The success of every LPWAN deployment depends on a successful marriage between technology and strategy. A best-in-class technology purpose-built for scalability and interference resilience, complete with native security and device management features, will greatly simplify deployment and shorten the Time-to-Market of your IoT solution. However, organizations must understand the existing and potential pain points the technology is expected to solve to truly understand the value they can derive from it. Equally important is the awareness of the potential data and security risks and how to best prepare for them. The digitalization journey can be daunting at times, but with a clear vision and strategy complemented by a leading-edge solution, the outcomes are truly rewarding.

In this IIoT Survival Guide, we deep dive into the key technological and strategic mistakes to avoid when setting up your LPWAN network.

Download the Guide here.

LPWAN Deployment Mistakes

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5 Reasons You Need an IoT Device Management Platform

IoT device management

BehrTech Blog

5 Reasons You Need an IoT Device Management Platform

As IoT adoption continues to develop, companies are struggling to assemble the moving parts in the digital ecosystem. Given the sheer complexity of IoT, it’s not uncommon to overlook important elements of the equation. If you think smart devices, connectivity and cloud analytics are all you need in an IoT architecture, you’re missing out on a major piece of the puzzle – network and device management.

There’s a simple explanation of why network and device management, despite its fundamental role to IoT success, could be easily overlooked. Businesses, especially those at the outset of IoT adoption, are often unaware of why they need it in the first place. In this blog, we dive into five reasons why a network and device management platform is a linchpin in your IoT value chain.

IoT device management


Also Recommended for You: 5 Things to Look for in An IoT Network and Device Management Solution


1. Accelerate Time-to-Market and Reduce Costs

An out-of-the-box network and device management platform helps solution developers shorten development and testing time to bring products to the market in a timely fashion. When bundled with a connectivity offering, the platform provides everything you need to immediately get the network up and running. In addition, a future-proof architecture enables you to readily roll out large-scale deployments and supercharge future growth of your IoT solution. Plus, simplifying and automating network and device administration tasks allows you to focus on your core expertise and effectively keep costs down.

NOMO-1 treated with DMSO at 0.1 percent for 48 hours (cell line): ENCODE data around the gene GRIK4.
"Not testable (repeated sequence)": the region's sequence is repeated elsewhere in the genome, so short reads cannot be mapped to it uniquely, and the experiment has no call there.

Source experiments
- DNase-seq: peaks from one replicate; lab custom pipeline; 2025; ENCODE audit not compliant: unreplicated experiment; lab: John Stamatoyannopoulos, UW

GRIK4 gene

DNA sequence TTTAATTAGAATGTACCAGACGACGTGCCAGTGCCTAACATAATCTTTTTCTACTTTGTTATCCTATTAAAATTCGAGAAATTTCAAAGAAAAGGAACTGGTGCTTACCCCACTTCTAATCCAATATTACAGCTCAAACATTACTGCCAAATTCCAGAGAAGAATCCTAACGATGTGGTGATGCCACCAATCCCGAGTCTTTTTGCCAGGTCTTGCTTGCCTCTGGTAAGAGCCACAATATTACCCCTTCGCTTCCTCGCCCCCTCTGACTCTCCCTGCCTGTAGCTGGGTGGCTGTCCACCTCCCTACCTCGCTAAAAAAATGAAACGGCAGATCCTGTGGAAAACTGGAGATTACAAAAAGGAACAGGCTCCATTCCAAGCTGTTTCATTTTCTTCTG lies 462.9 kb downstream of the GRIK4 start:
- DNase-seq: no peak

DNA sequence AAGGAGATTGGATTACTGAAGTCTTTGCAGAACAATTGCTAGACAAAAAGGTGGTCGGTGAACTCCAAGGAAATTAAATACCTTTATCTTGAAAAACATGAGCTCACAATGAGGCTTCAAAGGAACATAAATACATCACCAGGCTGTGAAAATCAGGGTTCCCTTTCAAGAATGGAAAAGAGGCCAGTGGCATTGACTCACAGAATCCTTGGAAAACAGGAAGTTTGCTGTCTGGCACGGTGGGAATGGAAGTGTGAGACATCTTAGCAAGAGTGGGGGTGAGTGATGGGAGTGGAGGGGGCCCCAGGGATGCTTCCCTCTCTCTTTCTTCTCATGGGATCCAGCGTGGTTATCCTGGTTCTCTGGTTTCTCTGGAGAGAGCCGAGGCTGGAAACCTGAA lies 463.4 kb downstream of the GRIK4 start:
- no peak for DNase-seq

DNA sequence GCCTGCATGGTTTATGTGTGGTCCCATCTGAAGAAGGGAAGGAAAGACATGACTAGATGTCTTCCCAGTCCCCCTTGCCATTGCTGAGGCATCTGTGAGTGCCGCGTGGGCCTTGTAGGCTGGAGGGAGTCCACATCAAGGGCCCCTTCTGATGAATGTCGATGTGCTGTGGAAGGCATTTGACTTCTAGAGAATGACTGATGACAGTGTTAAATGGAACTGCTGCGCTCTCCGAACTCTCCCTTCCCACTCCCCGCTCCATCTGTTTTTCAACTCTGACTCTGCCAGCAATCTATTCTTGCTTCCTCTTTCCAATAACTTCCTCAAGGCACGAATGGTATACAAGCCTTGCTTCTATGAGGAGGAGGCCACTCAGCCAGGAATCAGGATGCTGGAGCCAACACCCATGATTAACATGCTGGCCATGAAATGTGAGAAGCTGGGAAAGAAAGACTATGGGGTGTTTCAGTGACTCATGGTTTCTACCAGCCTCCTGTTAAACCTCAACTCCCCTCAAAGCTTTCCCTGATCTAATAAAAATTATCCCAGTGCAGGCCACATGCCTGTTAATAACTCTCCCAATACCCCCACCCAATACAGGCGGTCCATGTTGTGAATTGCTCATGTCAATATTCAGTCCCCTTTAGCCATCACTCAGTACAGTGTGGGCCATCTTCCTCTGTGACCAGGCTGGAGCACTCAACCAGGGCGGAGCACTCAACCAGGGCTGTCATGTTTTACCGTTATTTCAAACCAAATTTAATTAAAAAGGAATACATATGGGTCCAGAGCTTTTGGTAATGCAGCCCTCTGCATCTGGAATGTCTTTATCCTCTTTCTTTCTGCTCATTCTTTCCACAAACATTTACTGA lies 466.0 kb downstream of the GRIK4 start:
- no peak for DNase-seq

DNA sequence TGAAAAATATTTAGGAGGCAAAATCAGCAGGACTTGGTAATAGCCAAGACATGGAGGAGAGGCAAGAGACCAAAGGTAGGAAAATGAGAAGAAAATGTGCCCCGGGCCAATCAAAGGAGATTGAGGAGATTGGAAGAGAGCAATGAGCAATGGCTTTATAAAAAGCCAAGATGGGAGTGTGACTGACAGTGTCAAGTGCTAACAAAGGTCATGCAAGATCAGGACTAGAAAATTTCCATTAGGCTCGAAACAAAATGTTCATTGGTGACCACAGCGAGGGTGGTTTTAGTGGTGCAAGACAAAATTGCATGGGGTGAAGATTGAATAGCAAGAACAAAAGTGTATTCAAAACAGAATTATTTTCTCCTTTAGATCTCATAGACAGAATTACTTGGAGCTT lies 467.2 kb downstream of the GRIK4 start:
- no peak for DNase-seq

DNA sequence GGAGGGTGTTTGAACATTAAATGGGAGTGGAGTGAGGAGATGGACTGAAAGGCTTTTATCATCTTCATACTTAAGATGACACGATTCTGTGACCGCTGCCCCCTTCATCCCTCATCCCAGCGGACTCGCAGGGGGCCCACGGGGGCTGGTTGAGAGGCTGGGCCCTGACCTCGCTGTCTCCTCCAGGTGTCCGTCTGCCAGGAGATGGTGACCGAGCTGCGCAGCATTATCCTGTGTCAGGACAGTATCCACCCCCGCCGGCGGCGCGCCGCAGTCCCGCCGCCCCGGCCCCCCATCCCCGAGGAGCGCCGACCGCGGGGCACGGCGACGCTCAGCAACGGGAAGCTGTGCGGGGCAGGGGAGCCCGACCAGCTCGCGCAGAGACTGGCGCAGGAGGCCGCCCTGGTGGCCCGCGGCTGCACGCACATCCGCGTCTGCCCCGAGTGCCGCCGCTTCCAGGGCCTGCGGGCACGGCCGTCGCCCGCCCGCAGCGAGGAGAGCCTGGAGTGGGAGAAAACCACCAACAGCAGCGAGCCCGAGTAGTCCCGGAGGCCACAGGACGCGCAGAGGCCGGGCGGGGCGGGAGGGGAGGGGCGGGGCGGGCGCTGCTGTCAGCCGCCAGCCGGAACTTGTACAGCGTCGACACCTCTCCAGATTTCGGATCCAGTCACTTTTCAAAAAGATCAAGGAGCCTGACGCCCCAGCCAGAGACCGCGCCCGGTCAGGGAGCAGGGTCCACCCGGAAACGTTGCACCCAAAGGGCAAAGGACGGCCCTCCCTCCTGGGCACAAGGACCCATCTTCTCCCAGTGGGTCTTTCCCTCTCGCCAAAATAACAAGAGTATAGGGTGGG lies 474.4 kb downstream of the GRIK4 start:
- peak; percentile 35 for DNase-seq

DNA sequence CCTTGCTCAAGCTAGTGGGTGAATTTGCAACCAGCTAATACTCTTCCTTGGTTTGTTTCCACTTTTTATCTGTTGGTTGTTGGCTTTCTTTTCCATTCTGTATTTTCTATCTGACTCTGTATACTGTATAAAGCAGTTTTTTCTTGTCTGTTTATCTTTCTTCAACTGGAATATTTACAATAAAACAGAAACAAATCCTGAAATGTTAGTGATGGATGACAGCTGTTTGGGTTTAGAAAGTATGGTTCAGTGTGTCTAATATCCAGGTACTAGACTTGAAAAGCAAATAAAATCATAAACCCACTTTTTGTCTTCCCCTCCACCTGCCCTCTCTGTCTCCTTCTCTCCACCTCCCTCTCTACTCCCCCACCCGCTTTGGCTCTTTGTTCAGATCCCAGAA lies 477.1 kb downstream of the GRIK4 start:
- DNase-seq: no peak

2. Enable Secure Device On- and Off-boarding

A smart device isn’t automatically connected to your IoT network, nor should it be. You need a secure approach to configure and add only authorized devices into the network architecture, and an network and device management tool helps you do so in a simple and straightforward manner. Via a web interface, you can authenticate end nodes and establish secure communications by registering and attaching them to the authorized base station(s) – using their network keys and identification credentials. Only after the onboarding process, is the node permitted to join the network and securely transmit data with network-level encryption. Similarly, if deployed nodes are no longer needed, you can conveniently offboard them from the web UI – without having to travel to the field.

3. Streamline Network Monitoring and Troubleshooting

As your IoT deployment scales to hundreds or even thousands of geographically dispersed nodes, a manual approach to troubleshooting is inefficient, expensive or just practically impossible. On the other hand, by leaving end nodes completely unattended, you risk failing to receive business-critical data when it’s needed the most. A network and device management platform provides you with a single-pane, top-down view of all network traffic, registered nodes and their status. If you have multiple base stations in one network, it serves as a central hub aggregating data across base stations. This is particularly useful in monitoring and diagnosing unexpected issues on both network- and device-level.

Real-time visibility into incoming data, battery level and keepalive messages from individual nodes allows you to immediately identify and determine root causes of bottlenecks. For example, if a node intermittently fails to deliver messages, it could mean that the radio traffic is overloaded. On the other hand, if it completely drops out of the network and stops sending messages, there could be a hardware defect or a firmware bug. Likewise, with continuous battery level monitoring, you can schedule maintenance for multiple devices at once to save time and costs.

4. Simplify Deployment and Management of Downstream Applications

An IoT device management platform also acts as the bridge between the edge network and users’ downstream data servers and enterprise applications. A versatile solution allows for simple integration with any backend systems of your choice, whether on-premises or in the cloud, leveraging protocols such as MQTT, and API calls. As such, you can seamlessly deploy and scale IoT applications to adapt to changes in your business requirements – whether adding new devices to the same application or connecting to a new analytics solution. You can also gain a view into all current integrations and applications from a single window to streamline the management of your entire IoT project.

5. Mitigate Security Risks

Given the ever-growing sophistication of cyber-attacks, Internet-connected components of the IoT network including base stations and routers must always be armed with the latest security features. A manual approach can’t keep up with the demand for constant and timely updates of these critical network infrastructures, particularly those that are remotely deployed. In this context, an IoT network and device management tool can provide automatic operating-system and security updates from afar, allowing you to save costs while assuring that remote base stations are best prepared against malicious attempts. On top of that, round-the-clock network monitoring facilitates timely identification of abnormal patterns such as a surge in data traffic that might indicate a breach.

As IoT initiatives increasingly move beyond proofs-of-concept, businesses need an effective and secure approach to operate and control their networks at scale. An IoT network and device management platform offers simplified provisioning, centralized management and real-time insights into all current devices and integrations to help companies stay on top of their deployment. Coupled with a robust and scalable wireless solution, it allows you to seamlessly expand your IoT network and solutions at minimal cost and complexity.